Portland Mayor Sam Adams is defending his proposal to increase the fees the city charges TriMet. The city charges the agency for transit shelters and benches on city property.
Speaking on OPB's Think Out Loud Tuesday, Adams says he felt the city was involved in quote "bad faith negotiations" with TriMet.
He explained, "I said that I would support the ending of fareless rail, if, with the nearly $3 million dollars they would pick up with new revenues as a result of that decision, they kept the youth pass going for high school students in Portland Public Schools."
But in TriMet's most recent budget, the program was eliminated. Adams says his plan to charge the agency nearly $2 million was meant to get the transit agency's attention.
"I can't just sit by and continue to think that bad faith negotiations, you know, aren't going to be called out," he said.
Adams has called the free pass program essential to the city's school reform effort.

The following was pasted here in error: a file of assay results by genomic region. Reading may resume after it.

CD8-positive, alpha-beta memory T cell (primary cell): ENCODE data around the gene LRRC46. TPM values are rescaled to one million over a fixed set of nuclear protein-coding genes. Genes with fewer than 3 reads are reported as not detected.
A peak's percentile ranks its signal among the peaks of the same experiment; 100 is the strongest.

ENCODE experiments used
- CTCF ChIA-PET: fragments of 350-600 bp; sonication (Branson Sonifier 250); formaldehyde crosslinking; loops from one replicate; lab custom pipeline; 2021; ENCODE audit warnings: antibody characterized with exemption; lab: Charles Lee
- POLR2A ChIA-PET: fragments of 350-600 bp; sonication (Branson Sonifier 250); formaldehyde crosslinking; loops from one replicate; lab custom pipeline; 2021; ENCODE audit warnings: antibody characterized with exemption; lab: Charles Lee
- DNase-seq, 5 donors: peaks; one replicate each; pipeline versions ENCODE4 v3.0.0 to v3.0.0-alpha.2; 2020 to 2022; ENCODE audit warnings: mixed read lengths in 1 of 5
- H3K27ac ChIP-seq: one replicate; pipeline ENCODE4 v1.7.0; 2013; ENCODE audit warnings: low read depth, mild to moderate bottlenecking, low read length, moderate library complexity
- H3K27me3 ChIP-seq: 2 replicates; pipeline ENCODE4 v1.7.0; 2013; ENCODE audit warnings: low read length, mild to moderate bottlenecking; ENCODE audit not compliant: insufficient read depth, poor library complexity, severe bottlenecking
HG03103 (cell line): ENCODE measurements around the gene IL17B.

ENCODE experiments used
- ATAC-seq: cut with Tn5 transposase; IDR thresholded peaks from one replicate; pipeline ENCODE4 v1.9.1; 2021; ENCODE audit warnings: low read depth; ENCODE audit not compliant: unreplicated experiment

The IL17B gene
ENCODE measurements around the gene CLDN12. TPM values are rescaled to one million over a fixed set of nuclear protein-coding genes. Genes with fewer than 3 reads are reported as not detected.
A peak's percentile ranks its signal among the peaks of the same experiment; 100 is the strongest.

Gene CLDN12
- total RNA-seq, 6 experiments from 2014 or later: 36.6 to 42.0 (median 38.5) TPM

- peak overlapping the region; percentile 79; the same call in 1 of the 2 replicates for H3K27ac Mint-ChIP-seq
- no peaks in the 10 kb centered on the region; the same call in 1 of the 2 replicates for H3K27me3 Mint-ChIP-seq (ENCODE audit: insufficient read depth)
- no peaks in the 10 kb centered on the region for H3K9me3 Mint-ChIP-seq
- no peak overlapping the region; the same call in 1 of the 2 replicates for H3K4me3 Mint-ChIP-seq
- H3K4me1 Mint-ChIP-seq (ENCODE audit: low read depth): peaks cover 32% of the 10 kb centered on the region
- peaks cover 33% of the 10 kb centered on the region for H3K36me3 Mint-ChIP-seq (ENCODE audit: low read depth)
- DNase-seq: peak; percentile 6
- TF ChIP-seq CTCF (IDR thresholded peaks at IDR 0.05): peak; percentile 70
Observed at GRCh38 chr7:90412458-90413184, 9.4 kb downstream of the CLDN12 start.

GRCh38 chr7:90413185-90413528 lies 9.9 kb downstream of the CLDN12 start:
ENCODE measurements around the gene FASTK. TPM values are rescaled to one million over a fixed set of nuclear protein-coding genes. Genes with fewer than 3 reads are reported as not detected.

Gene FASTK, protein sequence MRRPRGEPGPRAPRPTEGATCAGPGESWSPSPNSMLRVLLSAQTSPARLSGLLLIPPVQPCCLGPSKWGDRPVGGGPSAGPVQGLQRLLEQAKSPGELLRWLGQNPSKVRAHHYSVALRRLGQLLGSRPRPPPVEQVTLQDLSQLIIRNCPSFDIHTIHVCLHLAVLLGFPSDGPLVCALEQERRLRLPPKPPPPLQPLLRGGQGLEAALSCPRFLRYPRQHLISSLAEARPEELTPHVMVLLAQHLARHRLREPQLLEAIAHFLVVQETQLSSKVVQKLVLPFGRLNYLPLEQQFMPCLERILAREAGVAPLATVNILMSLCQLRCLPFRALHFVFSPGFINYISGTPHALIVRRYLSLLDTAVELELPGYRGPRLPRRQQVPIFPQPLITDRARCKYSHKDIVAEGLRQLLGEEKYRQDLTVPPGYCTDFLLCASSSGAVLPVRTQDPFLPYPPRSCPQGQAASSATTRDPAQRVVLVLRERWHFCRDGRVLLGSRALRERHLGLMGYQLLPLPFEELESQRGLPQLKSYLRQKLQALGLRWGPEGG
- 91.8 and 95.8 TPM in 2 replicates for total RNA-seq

TriMet leaders sent a letter to city commissioners saying budget cuts have already led to service cuts and rate hikes – and a fee increase would mean more of that.
TriMet spokeswoman Mary Fetsch says the youth pass used to be funded by the state. “Having TriMet fully fund this program – it’s not our program and we’re not in a financial situation to do that. Clearly, we’ve stated that for months.”
Mayor Adams says the fee hike on this week’s city council agenda is meant to get TriMet’s attention. Fetsch says her agency is willing to discuss the problem with the city.